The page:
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  • Toilet Brushes and Window Scrapers for Tools: Workers Outline Chaos on the Ground at Muskrat Falls

    (Photo of construction in June 2017, courtesy Nalcor)

    Some eye-opening testimony at the Muskrat Falls Inquiry as it resumed this morning after a two-week break.

    A workers’ panel made up of experienced construction professionals described disorganization, poor management, bad decisions and a lack of proper tools among the work conditions at the site.

    Ed Knox, Perry Snook, Ken White and Larry Cavaliere outlined some of the things they encountered on the job while working at the site.

    Dome Idea ‘Just Didn’t Make Sense’

    Cavaliere was employed by Astaldi and put in charge of the powerhouse. He was asked in June to construct the Integrated Cover System or “The Dome” over the worksite to extend the construction window with winter approaching.

    Cavaliere told Inquiry co-council Kate O’Brien, what they were asking for wasn’t “doable” given the size of the structure, the amount of work needed and the time in which they had to do it.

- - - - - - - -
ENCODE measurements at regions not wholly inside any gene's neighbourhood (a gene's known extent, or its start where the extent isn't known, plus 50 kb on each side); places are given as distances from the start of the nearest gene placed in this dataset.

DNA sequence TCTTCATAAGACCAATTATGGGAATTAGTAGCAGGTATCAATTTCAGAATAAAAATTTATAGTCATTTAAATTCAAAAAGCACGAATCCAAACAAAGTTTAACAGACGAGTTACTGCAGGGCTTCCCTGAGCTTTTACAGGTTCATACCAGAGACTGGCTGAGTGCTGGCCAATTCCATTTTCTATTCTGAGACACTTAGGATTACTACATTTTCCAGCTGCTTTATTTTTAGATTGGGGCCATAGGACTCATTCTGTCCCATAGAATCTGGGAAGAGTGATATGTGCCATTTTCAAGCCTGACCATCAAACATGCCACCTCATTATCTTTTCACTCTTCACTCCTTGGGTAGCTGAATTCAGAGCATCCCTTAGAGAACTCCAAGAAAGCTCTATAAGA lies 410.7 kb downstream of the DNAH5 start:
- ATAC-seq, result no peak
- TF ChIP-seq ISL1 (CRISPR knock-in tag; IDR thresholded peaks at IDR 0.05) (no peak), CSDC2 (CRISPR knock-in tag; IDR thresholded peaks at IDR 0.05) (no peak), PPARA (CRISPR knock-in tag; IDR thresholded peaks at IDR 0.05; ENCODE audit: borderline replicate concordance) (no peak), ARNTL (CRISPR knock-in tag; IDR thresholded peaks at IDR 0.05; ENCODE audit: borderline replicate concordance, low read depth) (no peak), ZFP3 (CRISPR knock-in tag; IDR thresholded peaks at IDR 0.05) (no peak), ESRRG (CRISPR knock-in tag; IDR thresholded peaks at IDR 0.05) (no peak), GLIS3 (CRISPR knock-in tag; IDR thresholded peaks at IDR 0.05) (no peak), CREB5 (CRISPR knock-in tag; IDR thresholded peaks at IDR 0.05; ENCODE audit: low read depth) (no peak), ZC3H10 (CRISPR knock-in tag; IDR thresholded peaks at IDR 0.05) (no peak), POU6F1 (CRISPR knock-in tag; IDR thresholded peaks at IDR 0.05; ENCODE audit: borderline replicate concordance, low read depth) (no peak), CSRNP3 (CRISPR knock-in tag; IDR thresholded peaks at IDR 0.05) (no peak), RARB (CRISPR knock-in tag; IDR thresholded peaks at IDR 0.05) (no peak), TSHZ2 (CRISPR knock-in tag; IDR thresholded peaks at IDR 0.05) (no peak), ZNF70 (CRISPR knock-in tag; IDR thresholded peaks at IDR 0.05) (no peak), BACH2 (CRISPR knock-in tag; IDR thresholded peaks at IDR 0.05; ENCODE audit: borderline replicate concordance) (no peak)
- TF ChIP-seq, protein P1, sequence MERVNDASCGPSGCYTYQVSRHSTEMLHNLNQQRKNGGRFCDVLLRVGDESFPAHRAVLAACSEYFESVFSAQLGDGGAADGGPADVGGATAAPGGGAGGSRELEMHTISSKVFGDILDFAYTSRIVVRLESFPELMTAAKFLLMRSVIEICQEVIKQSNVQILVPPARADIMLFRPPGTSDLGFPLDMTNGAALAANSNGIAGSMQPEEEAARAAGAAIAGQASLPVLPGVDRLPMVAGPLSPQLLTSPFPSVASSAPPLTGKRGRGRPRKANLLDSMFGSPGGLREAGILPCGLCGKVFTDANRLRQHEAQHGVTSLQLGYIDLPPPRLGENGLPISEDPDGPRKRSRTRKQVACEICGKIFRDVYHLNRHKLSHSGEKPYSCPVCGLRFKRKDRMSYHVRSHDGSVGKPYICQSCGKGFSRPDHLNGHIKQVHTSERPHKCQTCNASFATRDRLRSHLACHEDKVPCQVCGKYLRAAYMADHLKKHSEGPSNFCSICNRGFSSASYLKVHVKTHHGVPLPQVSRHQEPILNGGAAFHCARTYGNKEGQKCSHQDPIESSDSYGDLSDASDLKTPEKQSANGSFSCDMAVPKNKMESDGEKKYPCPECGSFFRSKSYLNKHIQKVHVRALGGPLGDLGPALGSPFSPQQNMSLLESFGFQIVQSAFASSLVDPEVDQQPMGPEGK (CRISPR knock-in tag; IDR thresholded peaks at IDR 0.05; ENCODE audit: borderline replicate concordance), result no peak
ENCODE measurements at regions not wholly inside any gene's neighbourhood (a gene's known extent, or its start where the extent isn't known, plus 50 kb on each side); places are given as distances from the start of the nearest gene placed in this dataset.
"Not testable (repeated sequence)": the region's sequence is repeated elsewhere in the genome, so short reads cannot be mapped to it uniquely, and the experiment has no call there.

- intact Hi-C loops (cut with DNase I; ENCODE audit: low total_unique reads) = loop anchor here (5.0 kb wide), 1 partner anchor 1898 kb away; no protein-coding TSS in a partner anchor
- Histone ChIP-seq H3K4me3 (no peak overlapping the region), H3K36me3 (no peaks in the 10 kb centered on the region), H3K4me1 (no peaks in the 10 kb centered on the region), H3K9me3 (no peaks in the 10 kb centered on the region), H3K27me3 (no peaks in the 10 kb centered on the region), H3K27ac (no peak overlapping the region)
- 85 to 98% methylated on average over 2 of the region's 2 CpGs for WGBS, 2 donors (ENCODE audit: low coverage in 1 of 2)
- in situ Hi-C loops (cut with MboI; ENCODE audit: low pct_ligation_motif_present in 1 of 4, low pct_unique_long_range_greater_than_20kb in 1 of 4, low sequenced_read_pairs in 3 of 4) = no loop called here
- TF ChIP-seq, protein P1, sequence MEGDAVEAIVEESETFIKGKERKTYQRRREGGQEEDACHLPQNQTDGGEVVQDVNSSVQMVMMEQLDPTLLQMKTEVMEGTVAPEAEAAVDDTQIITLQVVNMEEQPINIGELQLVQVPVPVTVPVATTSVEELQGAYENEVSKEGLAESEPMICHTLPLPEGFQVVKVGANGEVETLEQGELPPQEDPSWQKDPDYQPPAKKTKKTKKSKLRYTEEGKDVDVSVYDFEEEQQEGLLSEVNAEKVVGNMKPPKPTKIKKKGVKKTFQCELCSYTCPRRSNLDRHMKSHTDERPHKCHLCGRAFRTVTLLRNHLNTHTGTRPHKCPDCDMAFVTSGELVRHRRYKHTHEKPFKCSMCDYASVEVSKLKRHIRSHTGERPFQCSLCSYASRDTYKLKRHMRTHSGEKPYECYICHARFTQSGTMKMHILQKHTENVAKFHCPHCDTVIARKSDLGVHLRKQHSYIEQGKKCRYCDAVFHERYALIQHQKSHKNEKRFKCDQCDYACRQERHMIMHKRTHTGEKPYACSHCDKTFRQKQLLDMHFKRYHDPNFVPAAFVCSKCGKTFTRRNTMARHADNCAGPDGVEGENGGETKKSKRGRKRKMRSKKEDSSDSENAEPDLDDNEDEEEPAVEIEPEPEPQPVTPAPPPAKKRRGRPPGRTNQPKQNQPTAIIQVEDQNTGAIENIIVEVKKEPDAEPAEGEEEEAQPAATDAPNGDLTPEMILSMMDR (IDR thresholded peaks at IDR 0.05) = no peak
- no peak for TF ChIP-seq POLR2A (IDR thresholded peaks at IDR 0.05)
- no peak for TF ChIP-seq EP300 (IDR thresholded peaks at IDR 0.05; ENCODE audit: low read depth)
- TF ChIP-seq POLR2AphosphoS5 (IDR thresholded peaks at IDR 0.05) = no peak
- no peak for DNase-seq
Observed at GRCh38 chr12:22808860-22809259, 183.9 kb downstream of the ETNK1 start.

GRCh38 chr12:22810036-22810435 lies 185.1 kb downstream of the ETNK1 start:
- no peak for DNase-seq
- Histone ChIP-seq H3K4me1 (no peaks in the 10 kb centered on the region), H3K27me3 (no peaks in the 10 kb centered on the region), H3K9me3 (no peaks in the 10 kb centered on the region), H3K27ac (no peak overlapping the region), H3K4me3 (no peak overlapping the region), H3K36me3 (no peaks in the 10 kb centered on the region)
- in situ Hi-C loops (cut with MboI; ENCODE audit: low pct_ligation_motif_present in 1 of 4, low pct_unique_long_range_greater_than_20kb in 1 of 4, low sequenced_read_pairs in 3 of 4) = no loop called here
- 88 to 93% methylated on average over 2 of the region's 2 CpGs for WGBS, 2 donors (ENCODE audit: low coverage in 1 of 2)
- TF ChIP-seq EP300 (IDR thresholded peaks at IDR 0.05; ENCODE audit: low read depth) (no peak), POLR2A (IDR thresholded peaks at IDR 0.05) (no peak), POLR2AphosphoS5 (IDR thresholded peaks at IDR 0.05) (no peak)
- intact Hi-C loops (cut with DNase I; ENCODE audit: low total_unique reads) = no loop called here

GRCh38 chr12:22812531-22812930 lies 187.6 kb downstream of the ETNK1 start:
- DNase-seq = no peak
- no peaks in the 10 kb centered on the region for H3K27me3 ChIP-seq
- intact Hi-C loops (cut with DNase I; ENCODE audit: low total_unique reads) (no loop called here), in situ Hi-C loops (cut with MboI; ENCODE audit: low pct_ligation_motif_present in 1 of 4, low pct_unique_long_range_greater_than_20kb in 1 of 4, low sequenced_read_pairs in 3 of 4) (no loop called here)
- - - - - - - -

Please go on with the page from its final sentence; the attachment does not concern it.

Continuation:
He expressed his reservations in an email, but says “I guess they didn’t like what they heard.” He told the Inquiry that in his opinion the ICS structure was a “big mistake” on the part of Astaldi or Nalcor, or whoever decided to do it.

    Cavaliere says the idea behind a dome simply didn’t make sense.

    He says to have ten overhead cranes trying to work simultaneously in a building doesn’t make sense. He says they had four cranes operating in the power house and they “banged into each other already once or twice….imagine if you had ten going on at the same time.”

    The decision to build the dome was eventually scrapped after it was half-built.

    Disorganization and ‘Excessive’ Manpower, But Few Supplies

    Ed Knox joined Astaldi in 2014 and says he could see an immediate lack of planning when he first arrived on site.  He noted disorganization within management and says manpower loading for the amount of work going on at the time seemed “excessive”.

    Knox described the limited tools available on site to do the work at hand.

    He described the use toilet brushes and car window scrapers to clean the rock in preparing the foundations for the reception of concrete.

    Testimony is continuing today.

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